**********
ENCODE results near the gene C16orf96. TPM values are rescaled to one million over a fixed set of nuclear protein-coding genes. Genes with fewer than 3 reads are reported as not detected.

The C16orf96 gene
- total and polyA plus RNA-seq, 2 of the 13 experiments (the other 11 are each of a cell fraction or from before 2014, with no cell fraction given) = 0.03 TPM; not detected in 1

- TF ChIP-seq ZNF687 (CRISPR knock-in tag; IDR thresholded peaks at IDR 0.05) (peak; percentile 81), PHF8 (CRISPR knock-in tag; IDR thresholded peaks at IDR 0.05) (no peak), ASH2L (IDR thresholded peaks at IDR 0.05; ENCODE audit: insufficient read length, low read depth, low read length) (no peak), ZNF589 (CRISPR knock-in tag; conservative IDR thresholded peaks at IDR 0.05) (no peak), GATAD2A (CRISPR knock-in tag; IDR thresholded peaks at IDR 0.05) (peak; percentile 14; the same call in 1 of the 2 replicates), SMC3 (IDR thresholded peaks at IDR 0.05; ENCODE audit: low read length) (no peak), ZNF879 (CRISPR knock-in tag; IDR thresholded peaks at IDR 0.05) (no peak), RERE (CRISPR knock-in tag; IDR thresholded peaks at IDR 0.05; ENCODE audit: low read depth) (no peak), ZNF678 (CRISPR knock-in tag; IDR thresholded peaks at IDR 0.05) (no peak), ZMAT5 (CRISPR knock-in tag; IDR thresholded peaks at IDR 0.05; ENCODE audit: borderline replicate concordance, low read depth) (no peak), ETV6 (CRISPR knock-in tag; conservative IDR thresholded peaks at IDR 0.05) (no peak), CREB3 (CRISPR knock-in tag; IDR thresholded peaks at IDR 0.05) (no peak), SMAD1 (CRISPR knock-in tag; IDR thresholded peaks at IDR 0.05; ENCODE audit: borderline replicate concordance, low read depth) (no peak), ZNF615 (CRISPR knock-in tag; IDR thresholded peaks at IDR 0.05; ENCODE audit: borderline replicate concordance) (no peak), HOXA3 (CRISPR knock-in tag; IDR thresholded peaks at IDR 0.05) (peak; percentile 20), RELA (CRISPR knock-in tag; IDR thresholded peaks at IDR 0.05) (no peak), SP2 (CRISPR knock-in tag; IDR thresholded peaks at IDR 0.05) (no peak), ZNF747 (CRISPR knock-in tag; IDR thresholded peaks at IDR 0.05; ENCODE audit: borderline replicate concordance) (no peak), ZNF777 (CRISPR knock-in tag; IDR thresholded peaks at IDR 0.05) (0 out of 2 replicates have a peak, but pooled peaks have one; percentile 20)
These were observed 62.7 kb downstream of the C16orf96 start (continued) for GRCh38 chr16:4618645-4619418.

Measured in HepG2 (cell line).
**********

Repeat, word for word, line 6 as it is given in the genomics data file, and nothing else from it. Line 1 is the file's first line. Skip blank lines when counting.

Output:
Measured in HepG2 (cell line).